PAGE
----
The only sure way to “overpower the sun” is to provide a ton of flash output: Using higher Watt-second strobes, more direct modifiers, and employing shorter subject-to-strobe distances.

There are two techniques which may be used to decrease ambient exposure by increasing the camera’s shutter speed above the camera’s normal flash synchronization speed, which is typically 1/200th-250th for focal-plane shuttered cameras like Canon and Nikon DSLRs:

• High-speed sync (e.g., Canon’s HSS, and Nikon’s FP Sync flash modes).
• PocketWizard’s HyperSync-enabled Flex TT1 and TT5 transceivers.

Both high-speed sync (HSS/FP), and so-called “HyperSync” applications enable the use of higher than x-sync shutter speeds (i.e., >1/250th) while minimizing or eliminating shutter-curtain shadows. However, it’s important to note that high-speed sync is achieved at the cost of a significant loss of recorded flash output.

On the other hand, employing HyperSync techniques using PocketWizard Flex TT1/TT5 triggers do offer some distinct advantages (with a few caveats), allowing you to use shutter speeds as high as 1/8,000th while still syncing your flash (view HyperSync tests here). But aside from HyperSync, the three standard methods to overpower the sun are:

• use higher-powered flash units.
• use less power-robbing modifiers (or none at all).
• decrease subject-to-flash distance.

The shot shown in the header above employed all four techniques: A high-Watt second strobe, an efficient modifier, a short subject-to-flash distance, plus HyperSync. Here’s the technical data for the shot above:

Camera: Nikon D3s full-frame body set at ISO 100; AF-S Nikkor 50mm f/1.4G set at f/5.6; shutter speed set at 1/8,000th.
Strobe: Speedotron Force 10; 1,000 Watt-second AC-powered monolight with 22″ beauty dish attached, set at full-power (t.5 = 1/850th).
Subject-to-strobe distance: Approximately 5′.
Triggers: PocketWizard Flex TT1; PocketWizard Flex TT5, both in “HyperSync” mode.

high-speed sync applications: HSS/FP

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The shot above was photographed using FP Sync mode with a high-enough shutter speed to turn day into night (note that the flash units were extremely close to the subject). This special sync mode is available in both Canon and Nikon bodies, called “high-speed sync” (HSS) in Canon bodies and Speedlites, and “focal-plane sync” (FP Sync) in Nikon bodies and Speedlights.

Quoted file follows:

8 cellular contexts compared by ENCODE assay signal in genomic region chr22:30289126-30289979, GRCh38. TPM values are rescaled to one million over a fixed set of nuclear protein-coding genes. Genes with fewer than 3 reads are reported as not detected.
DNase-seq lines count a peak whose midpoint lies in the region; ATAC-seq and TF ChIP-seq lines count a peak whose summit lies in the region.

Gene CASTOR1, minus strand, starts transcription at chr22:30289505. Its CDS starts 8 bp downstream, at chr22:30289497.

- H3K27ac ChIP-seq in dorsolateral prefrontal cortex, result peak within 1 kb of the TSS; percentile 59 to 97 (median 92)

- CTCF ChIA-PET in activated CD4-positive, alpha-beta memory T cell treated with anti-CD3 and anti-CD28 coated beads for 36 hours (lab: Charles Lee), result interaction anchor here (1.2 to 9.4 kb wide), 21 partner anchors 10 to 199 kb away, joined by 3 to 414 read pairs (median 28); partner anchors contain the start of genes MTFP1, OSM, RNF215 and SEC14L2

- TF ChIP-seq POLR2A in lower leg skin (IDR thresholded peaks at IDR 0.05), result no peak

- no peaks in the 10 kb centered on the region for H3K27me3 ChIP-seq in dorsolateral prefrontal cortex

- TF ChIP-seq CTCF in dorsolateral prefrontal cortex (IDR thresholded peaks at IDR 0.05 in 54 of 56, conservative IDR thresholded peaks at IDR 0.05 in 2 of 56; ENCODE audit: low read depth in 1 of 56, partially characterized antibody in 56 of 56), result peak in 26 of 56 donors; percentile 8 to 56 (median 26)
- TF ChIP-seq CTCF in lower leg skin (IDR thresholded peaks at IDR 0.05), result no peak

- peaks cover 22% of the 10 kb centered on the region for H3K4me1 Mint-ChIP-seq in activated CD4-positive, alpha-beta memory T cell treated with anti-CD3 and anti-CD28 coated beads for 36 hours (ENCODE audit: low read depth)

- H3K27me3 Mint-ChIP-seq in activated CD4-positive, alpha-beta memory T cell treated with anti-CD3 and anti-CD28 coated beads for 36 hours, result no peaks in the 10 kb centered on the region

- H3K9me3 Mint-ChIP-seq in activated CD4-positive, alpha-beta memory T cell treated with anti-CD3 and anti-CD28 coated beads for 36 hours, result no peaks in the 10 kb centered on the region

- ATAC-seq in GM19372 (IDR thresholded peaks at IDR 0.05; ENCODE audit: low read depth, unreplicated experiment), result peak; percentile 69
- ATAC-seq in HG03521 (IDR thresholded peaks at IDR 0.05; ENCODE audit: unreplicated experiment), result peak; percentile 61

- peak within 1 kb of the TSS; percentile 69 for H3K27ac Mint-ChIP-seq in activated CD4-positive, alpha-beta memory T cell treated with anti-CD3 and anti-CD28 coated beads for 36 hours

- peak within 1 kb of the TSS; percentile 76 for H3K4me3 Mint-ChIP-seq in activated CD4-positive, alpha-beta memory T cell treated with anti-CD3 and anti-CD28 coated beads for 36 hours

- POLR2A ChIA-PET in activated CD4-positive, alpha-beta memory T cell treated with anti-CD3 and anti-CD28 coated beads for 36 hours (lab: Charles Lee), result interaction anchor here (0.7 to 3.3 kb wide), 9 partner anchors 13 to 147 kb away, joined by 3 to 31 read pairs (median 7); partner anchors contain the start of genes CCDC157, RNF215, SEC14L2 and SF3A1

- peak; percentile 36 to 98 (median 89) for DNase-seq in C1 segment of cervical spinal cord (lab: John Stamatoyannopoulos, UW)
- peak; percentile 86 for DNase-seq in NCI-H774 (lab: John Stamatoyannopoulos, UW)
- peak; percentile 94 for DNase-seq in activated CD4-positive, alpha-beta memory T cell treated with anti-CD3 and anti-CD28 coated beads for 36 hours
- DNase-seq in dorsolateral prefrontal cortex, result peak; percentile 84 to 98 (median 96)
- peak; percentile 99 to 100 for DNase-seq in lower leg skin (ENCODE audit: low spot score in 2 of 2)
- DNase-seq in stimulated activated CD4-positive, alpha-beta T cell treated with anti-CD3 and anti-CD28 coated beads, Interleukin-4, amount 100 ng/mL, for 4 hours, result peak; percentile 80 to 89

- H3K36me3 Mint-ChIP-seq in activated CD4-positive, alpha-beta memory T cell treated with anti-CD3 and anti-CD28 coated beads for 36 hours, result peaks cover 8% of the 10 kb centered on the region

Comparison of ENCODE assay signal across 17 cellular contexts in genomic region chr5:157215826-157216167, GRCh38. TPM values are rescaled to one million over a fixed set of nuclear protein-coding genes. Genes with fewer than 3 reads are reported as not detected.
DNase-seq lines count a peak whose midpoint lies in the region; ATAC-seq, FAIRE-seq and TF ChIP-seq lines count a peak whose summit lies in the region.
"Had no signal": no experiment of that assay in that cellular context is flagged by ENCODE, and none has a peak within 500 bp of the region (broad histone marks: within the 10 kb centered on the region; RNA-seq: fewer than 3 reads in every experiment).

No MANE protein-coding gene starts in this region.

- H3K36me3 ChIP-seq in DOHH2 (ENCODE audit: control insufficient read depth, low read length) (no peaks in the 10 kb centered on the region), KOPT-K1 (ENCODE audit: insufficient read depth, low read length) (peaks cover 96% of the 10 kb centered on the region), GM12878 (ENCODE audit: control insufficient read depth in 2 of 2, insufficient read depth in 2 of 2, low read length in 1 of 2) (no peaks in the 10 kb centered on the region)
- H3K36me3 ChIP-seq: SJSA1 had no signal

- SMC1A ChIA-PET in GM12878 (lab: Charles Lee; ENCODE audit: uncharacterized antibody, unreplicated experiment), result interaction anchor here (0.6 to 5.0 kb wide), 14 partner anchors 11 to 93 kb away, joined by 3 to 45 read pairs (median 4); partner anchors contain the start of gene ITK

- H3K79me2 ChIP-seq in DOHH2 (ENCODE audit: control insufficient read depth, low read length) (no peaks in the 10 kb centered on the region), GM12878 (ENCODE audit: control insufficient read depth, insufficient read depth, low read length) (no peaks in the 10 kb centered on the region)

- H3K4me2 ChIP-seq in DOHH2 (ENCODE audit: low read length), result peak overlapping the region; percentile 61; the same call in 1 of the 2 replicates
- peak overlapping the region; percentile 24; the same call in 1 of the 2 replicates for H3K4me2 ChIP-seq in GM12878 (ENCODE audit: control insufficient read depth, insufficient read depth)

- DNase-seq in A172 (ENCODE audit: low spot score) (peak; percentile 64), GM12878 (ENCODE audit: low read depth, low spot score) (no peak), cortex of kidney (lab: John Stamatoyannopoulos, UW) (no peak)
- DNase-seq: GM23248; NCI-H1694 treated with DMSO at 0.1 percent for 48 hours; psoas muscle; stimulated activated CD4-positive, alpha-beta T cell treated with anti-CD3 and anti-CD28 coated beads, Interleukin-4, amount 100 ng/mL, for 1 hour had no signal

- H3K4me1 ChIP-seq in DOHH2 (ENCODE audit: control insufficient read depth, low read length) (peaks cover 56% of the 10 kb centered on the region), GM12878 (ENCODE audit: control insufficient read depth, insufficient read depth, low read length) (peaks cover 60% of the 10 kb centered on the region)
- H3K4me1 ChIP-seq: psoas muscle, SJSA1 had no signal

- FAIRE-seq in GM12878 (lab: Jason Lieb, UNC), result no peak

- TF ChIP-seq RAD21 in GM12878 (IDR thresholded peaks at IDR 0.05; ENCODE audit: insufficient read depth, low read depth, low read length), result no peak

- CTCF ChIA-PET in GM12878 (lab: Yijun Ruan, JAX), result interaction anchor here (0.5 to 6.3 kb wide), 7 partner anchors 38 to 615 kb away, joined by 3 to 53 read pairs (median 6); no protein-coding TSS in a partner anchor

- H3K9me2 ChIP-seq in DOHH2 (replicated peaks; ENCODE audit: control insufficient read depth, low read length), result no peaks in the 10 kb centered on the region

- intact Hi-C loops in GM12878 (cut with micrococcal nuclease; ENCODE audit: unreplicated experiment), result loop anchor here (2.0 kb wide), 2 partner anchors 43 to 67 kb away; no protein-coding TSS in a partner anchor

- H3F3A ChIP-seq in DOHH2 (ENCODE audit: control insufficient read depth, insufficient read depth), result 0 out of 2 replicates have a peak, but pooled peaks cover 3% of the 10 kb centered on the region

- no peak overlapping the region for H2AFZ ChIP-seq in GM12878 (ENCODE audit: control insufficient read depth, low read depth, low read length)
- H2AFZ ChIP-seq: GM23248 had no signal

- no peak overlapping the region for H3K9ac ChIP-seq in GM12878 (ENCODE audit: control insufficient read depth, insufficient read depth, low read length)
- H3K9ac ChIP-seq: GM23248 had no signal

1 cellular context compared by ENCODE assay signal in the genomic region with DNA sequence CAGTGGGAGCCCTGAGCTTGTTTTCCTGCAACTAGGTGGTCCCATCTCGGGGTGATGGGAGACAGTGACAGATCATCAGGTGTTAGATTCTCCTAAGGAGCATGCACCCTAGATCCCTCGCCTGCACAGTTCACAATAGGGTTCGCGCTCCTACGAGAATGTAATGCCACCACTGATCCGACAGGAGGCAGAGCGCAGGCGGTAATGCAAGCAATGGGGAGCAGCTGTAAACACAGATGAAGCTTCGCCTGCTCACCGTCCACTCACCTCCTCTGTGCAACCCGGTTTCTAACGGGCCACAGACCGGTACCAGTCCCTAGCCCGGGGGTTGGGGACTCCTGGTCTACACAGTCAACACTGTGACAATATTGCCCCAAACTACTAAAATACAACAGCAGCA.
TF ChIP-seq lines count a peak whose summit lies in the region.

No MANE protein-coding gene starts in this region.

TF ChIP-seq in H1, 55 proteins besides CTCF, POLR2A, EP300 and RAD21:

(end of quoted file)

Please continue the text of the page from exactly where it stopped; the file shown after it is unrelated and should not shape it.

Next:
How does high-speed sync work? As the shutter curtain travels across the sensor, your Speedlight “pulses” the light at extremely high frequencies (faster than your eye can detect), precisely following the small traveling slit between the moving shutter curtains, eventually exposing the entire sensor in an extremely short amount of time. This mode allows you to sync your camera at shutter speeds as high at 1/8,000th, but again, this high sync speed comes at the price of a substantial loss of recorded flash output.

High-speed sync is convenient for certain controlled studio applications (see photo below), but for battling the bright mid-day sun, either higher-powered strobes, or a combination of power and HyperSync may be your answer. See what trade-offs and benefits HyperSync has to offer here: HyperSync.

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Nikon D3s in FP Sync mode at 1/8,000th + Nikon SB-800 + SB-600 Speedlights.

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